Speaker: No traffic crisis law before Christmas

RG Cruz, ABS-CBN News

Posted at Nov 29 2016 08:40 AM

MANILA – The House of Representatives committee on transportation has suspended deliberations on the proposed Traffic Crisis Act as members wait for position papers to be submitted.

"Iilan na lang position papers ang hinihintay namin. We are again setting a meeting with Senator Grace Poe para mapabilis," panel chairman Cesar Sarmiento said. Poe is handling the Senate version of the bill.

Sarmiento said they are hopeful of the passage of the bill before year-end.

However, House Speaker Pantaleon Alvarez conceded that the passage of the proposed emergency powers to address traffic congestion may be delayed because of an uncooperative transportation department.

The bill has been touted as the panacea to the country's traffic woes.

Alvarez has been critical of the performance of the Department of Transportation (DOTr), which he once headed during the Arroyo administration.

The House Transportation Committee is now considering a counter proposal to the emergency powers proposal of the administration, which is contained in a new bill now known as the proposed Traffic Crisis Act.

Speaking to DZMM, Alvarez said, "Yung emergency powers, Ted, medyo mahihirapan pa nang kaunti ‘yun dahil nga hindi naman naging cooperative yung DOTr. Kailangan nating mailatag nila kung ano ang gagawin nila para alam naman ng Kongreso kung ano ang emergency powers ang puwedeng ibigay natin."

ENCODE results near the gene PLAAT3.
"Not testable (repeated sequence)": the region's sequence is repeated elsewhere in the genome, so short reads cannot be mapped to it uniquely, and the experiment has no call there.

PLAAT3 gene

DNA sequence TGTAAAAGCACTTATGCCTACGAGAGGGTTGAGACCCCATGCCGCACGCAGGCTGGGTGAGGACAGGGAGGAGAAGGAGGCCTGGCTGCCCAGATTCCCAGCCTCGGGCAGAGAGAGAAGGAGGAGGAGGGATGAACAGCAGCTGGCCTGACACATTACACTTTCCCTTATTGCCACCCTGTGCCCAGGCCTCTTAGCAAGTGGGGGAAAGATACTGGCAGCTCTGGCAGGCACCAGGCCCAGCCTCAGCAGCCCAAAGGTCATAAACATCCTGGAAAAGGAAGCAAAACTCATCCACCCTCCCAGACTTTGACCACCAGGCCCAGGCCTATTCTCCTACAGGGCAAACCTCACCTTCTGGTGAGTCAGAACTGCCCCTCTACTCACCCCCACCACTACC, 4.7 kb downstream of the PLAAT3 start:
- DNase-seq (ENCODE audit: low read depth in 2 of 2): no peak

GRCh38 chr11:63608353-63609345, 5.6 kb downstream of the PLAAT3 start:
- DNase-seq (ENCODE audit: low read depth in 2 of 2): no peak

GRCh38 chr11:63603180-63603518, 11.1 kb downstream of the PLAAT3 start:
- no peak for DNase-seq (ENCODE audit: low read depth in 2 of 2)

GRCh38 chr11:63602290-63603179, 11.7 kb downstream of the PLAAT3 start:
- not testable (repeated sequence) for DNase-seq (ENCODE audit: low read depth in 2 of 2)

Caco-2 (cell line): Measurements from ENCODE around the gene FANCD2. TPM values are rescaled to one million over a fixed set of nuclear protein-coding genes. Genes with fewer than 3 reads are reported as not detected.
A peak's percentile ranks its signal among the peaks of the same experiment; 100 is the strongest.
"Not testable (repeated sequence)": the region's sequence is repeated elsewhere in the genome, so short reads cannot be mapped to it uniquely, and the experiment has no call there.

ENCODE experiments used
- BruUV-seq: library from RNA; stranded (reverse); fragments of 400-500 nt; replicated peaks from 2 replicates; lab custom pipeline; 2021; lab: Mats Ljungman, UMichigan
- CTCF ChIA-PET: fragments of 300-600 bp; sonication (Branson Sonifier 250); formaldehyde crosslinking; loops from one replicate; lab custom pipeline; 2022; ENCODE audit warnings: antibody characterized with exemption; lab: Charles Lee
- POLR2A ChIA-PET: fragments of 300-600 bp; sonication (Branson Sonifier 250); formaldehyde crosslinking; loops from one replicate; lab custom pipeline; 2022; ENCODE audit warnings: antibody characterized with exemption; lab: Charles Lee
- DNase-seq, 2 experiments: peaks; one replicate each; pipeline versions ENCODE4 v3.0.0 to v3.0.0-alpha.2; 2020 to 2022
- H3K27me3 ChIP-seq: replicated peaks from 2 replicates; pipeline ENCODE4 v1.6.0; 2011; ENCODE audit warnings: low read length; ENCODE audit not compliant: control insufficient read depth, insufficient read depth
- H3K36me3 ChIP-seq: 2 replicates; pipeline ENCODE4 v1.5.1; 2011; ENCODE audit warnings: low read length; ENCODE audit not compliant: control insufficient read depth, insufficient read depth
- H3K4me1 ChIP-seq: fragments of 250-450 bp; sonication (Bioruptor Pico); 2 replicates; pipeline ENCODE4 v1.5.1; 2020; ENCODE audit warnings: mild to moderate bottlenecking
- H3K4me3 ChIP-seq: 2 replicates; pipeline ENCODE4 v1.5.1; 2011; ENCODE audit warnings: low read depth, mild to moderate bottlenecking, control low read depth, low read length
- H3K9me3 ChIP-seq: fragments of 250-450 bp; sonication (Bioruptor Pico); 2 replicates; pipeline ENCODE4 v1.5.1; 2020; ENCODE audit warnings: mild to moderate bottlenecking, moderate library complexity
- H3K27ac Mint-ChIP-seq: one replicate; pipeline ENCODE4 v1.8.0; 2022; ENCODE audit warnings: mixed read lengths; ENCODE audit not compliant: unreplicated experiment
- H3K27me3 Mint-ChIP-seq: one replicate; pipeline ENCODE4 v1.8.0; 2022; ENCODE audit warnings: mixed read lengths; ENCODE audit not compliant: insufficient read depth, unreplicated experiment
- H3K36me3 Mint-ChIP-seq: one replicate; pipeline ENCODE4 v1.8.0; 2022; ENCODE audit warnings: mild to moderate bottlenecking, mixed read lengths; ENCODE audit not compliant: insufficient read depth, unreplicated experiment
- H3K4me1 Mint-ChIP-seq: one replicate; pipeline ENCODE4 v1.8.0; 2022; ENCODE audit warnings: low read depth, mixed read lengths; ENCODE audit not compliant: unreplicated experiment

(We will have a hard time getting the emergency powers passed since the DOTr has not been cooperative. They should be able to lay down the emergency powers Congress may be able to give the president.)

Alvarez does not see the proposed bill becoming law by Christmas time because they do not want to approve a blanket authority for the executive.

He also seemed to reject the proposal to relax the procurement law when it comes to big ticket transport projects.

He also emphasized the need to tighten the parameters for negotiated contracts, stating most cases filed against government officials stem from alleged discrepancies in negotiated contracts.